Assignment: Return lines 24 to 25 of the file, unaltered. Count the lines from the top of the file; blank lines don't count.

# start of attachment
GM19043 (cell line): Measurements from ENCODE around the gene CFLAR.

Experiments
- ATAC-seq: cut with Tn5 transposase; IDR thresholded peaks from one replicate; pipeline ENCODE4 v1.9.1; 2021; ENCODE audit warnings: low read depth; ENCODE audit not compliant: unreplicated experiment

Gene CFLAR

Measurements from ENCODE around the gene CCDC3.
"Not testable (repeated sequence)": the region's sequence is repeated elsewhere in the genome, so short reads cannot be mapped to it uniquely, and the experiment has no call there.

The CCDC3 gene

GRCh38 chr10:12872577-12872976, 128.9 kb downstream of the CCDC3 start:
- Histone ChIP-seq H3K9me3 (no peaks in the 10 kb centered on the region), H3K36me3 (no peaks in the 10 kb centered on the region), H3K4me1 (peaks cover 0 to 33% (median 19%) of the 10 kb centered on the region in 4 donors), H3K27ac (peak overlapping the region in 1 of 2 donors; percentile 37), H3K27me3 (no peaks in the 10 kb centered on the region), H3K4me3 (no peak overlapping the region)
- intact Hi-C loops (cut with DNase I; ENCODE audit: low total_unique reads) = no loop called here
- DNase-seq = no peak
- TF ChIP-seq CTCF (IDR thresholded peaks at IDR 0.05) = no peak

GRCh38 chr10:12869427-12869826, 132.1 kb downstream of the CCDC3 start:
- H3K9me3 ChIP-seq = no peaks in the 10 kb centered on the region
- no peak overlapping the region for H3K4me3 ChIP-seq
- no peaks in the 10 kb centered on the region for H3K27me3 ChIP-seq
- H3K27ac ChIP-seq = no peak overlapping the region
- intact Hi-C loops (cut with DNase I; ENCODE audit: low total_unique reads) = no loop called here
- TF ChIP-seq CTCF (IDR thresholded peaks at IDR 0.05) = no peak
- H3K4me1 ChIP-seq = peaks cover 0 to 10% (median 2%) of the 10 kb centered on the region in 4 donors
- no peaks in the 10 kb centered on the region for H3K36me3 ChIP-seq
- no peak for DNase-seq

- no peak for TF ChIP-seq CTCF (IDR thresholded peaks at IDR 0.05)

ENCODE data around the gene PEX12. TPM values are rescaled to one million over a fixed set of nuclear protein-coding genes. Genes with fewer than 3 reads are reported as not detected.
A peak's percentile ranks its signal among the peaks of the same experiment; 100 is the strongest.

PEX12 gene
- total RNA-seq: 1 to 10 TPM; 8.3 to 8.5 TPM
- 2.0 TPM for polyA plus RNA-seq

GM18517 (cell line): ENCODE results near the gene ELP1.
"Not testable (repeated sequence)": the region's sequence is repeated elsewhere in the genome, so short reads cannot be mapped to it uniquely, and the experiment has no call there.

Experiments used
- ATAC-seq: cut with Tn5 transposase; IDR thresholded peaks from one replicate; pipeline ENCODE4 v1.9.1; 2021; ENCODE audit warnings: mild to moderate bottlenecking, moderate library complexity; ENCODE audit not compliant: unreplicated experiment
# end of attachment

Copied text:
ENCODE data around the gene PEX12. TPM values are rescaled to one million over a fixed set of nuclear protein-coding genes. Genes with fewer than 3 reads are reported as not detected.
A peak's percentile ranks its signal among the peaks of the same experiment; 100 is the strongest.